A day after Facebook admitted to changing 14 million users’ post settings to “public,” three days after it was revealed that the company had given an accused national security threat access to data on some users’ friends, and less than a week after the news dropped that the social media giant had special data sharing deals with 60 device manufacturers, we’re hit with yet another scandal from the bottomless pit of shamelessness.
And — you’ll be forgiven for experiencing a bit of deja vu here — the privacy violation du jour involves Facebook providing certain companies access to data on users’ friends.
So reports the Wall Street Journal, which notes that the company Mark Zuckerberg started in his dorm room made special deals with a host of companies, including RBC Capital Markets and Nissan Motor Co. Per the Journal:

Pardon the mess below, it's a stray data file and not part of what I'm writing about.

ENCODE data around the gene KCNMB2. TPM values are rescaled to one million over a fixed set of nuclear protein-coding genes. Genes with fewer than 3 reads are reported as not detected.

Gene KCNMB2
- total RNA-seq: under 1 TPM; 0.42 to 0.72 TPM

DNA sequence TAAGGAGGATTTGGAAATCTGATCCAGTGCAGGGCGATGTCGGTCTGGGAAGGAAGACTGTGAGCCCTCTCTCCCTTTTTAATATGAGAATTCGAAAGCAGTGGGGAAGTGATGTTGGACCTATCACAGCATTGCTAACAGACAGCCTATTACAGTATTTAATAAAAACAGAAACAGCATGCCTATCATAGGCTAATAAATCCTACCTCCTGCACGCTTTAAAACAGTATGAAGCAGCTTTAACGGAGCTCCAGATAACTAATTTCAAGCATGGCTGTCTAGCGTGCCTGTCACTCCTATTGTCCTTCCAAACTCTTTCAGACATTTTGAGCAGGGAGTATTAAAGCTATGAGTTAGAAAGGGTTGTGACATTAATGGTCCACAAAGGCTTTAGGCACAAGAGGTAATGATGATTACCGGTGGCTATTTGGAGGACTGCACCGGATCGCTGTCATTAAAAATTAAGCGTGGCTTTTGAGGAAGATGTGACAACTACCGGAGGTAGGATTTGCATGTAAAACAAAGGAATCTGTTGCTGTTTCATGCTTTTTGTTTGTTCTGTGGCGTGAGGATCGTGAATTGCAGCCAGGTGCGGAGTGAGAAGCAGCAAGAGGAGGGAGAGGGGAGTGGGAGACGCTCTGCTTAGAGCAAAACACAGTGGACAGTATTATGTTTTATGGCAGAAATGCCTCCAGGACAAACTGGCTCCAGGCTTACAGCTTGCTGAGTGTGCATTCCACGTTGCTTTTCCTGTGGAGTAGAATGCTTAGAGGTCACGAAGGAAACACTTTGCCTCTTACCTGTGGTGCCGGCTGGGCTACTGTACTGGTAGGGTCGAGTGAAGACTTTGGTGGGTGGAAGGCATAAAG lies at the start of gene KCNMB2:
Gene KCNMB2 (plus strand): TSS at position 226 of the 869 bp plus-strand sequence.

The unreported agreements, known internally as “whitelists,” also allowed certain companies to access additional information about a user’s Facebook friends, the people familiar with the matter said. That included information like phone numbers and a metric called “friend link” that measured the degree of closeness between users and others in their network, the people said.
Notably, this reportedly went on after Facebook insisted it ended the ability of third-party developers to gather data on users’ friends in 2015.
The Journal notes that it’s not exactly clear when these deal ended. Did they even end? It’s also unknown just how many companies were given this special access.
We reached out to Facebook in an effort to determine how many companies were granted this special access, what those companies are, when and if this special access ended, and if Facebook users were notified of this in any way. We have received no response as of press time.
So, yeah, another big helping of unaccountability from our friends in Menlo Park.
Source : Mashable